I read this
, and my biggest thought was “Phyllis Lyon and Del Martin! I know them from the film
i saw at the film fest
last fall.” It’s not like i’ve ever actually met them, but i know a lot about them from the film, and i think it’s so wonderful and appropriate that they were the first same-sex couple to be officially married in the United States
(though California law states that "only marriage between a man and a woman is valid or recognized in California," something some people argue is unconstitutional
I’ve never really been bitter about Valentine’s Day. Mostly it just bothers me in the way Christmas does: It’s the one day out of the year in which you proclaim your love. Lots of people expand Valentine’s Day from being just about couples and give cards, candy, whatever, to friends. Maybe it’s just ‘cause i’ve never been one of the popular kids (or just because mastering the whole social thing has never been one of my strengths), but that whole process makes me uncomfortable. You should express your love to your people throughout the year. Holidays are convenient, but for those of us who are paranoid, they can feel like obligations (on both ends). Then there’s also my cheap factor, wherein the obligation to spend lots of money on the one you love (or even just a lot of time doing something homemade, because it is this certain day) rubs me the wrong way. You wanna celebrate your anniversary? Go for it. But why should you have the pressure to do lots of stuff for your partner on a day that only means anything because the world says it does, has no actual relation to you and your relationship.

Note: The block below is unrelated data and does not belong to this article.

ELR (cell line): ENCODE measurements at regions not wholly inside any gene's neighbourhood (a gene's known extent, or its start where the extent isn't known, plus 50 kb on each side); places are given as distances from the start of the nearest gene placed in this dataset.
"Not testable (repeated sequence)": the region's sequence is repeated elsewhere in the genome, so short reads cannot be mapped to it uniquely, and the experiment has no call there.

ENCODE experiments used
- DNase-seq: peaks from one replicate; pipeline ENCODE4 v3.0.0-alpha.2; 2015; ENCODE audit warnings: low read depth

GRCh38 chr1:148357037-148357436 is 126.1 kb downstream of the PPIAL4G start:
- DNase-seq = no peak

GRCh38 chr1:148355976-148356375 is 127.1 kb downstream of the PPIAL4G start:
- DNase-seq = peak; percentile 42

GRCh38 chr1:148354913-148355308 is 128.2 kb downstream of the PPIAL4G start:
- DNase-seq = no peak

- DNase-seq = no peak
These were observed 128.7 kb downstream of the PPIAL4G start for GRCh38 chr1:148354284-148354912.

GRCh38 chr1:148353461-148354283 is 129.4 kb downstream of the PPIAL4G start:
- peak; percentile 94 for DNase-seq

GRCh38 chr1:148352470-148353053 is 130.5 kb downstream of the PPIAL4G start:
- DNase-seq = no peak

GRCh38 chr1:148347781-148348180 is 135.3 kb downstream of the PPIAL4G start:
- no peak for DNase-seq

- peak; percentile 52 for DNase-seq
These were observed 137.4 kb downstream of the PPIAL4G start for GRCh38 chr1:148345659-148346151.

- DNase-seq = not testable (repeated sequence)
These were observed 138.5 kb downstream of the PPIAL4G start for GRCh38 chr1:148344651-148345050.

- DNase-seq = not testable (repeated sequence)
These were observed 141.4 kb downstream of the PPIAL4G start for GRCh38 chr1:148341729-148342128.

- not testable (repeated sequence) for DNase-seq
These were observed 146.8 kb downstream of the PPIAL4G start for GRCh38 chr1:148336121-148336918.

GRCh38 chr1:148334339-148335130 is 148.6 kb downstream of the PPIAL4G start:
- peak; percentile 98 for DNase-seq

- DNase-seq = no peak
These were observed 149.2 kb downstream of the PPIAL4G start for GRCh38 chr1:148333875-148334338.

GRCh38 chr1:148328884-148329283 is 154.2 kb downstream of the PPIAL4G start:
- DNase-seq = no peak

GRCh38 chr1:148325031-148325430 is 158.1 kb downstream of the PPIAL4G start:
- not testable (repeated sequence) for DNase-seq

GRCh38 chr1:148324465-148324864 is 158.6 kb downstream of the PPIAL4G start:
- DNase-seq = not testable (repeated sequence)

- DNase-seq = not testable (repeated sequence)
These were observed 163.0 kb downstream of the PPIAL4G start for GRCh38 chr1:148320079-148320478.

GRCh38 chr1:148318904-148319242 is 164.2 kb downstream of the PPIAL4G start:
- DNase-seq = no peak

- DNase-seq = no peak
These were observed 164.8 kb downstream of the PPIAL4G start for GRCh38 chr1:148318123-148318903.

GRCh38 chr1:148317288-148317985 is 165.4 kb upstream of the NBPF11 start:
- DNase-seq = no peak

Recently i’ve felt like i just want to be dating someone ‘cause i like physical affection and i don’t get near enough of that, and it would be nice to have someone to kiss. (Plus the ego stroke of there mere fact that someone wants to date me. What? Have i ever said i’m not shallow?
Then i remember what i really think of dating: that it’s about finding the person you want to commit the rest of your life to, that it’s about a primary partner, the person who comes first in all the world, “your home, your bottom line,” as Amy Hunt said.
I was talking to a friend recently and joked about dating her. She said:
that is a really really scary thought, sweetie. I don't think it would get that far . .. I think we'd kill each other.
traits that one can tolerate in a friend often become intolerable in a lover, let me tell you.
we have irreconcilable differences
which we get around by respecting each others' opinions
it's impossible to be as respectful of another's opinions when you're dating them. a very sad thing.
I sometimes wonder what my parents see/saw in each other since they are so very different, but the fact that they are still so deeply in love and committed to each other after more than 20 years (and 2 children) makes me instinctively question the idea that friends who are different can’t be partners, by virtue of those differences. Though there are plenty of friends i couldn’t date because we have such different ways of being in the world, so i definitely understand where the argument comes from. But partnership is about being with the person who matters most to you in the world, not about how similar your politics are. I mean, i like
talking to people with whom i disagree. Talking to yourself gets boring (though that implies i don’t argue with myself, something we all know is untrue). But i sometimes get so sick of disagreeing with people, and certainly there are points at which having such differences just isn’t feasible. So yeah, i totally understand the argument, i just sort of instinctively react against it.
Thoughts? (On the evils of Valentine’s Day, the purpose of dating, irreconcilable differences, or anything else.)